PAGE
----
Editor's Comment

Stop cheap politicking

SEVEN million US dollars is a huge amount of money which if prudently injected into any project, visibility and impact is guaranteed.
If invested in the road sector for instance, so many kilometres of roads can be constructed.
If invested in the education sector, many classroom blocks can be constructed, desks procured and many vulnerable children can be helped to access education.
If invested in the health sector, it can help improve accessibility to quality healthcare through procurement of medical equipment and drugs.
If pushed into the social cash transfer resource basket, it can empower thousands of poor Zambians out of poverty.
If invested in agriculture, this money can help boost the country’s food basket and revenue.
Given an opportunity to save this amount of money to meet these other needy areas, who would object?
Anyone in their right-thinking state would jump at the opportunity.
This is why Government has opted for ballot papers to be printed locally, not only because Zambia can now do so, but also because this would save the country these millions of dollars.
It has been established that by printing ballot papers locally, Government will save a staggering US$7 million which can then be used for other needy areas.
Minister of Works and Supply Felix Mutati told a media briefing on Thursday that printing ballot papers locally will not only result in saving a minimum of US$7 million but will also prevent the export of jobs.
“Let’s not doubt our capacity and capabilities (to print ballot papers locally), let’s not export revenue by printing documents abroad. As a country, we have capacity to do many great things,” Mr Mutati said.
It is an act of unpatriotism to insist on exporting revenue by outsourcing services that can be provided locally.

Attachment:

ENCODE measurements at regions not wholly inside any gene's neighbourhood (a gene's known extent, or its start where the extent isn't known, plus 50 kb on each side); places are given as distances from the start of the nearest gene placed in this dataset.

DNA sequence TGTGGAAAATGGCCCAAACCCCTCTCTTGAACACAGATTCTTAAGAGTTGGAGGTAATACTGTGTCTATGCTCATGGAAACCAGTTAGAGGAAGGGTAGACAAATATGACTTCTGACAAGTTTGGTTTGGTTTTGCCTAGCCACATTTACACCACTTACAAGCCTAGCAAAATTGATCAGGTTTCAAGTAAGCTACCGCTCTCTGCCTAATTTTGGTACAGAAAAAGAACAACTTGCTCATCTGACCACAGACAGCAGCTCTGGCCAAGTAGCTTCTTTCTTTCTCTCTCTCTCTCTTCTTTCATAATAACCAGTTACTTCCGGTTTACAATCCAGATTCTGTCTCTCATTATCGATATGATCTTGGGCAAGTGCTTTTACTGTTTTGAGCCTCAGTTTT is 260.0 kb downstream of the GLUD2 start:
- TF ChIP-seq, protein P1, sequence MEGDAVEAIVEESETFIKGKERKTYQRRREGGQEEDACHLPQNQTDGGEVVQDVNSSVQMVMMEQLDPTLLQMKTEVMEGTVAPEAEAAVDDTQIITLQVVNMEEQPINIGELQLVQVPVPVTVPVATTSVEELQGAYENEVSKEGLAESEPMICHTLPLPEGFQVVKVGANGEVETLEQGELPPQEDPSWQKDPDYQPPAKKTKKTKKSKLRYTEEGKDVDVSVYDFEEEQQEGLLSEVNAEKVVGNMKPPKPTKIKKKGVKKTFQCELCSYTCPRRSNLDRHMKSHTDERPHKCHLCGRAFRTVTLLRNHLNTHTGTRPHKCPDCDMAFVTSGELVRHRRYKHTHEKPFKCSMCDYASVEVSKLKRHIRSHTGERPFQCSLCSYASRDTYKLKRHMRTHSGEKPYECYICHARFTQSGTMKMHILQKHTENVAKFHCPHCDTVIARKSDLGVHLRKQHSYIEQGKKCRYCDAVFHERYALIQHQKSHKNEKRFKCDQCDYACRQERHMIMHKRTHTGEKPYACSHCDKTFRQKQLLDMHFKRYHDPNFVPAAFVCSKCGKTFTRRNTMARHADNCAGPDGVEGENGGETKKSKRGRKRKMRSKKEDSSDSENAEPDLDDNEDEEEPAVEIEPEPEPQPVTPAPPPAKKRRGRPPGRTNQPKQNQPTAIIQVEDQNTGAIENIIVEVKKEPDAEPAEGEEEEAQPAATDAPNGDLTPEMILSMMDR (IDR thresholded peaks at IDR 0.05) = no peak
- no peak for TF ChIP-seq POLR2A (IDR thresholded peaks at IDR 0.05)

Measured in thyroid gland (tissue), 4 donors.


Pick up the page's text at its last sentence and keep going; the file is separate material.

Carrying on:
Those opposing the printing of ballot papers locally are simply unpatriotic or politicking, or both.
We understand that some opposition parties want to make themselves relevant by making adverse comments on every issue or action taken by Government.
Our humble advice is for them to apply wisdom and objectivity in doing so. They should also avoid politicking over important national issues.
One does not need to be an economist to understand the basic logic behind Government’s decision.
Printing ballot papers locally has significant benefits. As Mr Mutati stated. Apart from saving money, printing ballot papers will help create more jobs in the printing sector.
It is also expected that if the printing department is given a contract of such magnitude the benefits will extend to other local players in the supply chain.
Surely 53 years after independence, this is what we should be doing – empowering our local firms and citizens.
For how long is Zambia going to continue building other countries at the expense of itself? By exporting revenue Zambia is depriving itself of resources that are supposed to revamp the country’s economy.
Moreover, Zambia also needs to start building confidence in its own institutions because if it doesn’t, no one will.
If Zambia continues outsourcing printing of ballots, then it sends a clear message that it lacks such capacity when in fact not.
Records are there. In 1991 ballot papers were printed locally. How can Zambia fail to print ballot papers now that it has even acquired state-of-the-art printing machinery.
There is need for a mindset change. Thankfully, Government under the leadership of President Lungu is pointing the country in that direction.
Those opposed to printing of ballot papers locally alleging that elections will be rigged, are free to come forward and propose ways of sealing loopholes, if there are any.
This is the message President Lungu has sent out to them. They need to come on board and authenticate their claims as well as propose a solution.
The 1991 elections which were won by an opposition party despite ballot papers being printed locally invalidate concerns of rigging.
Let’s forge ahead together.


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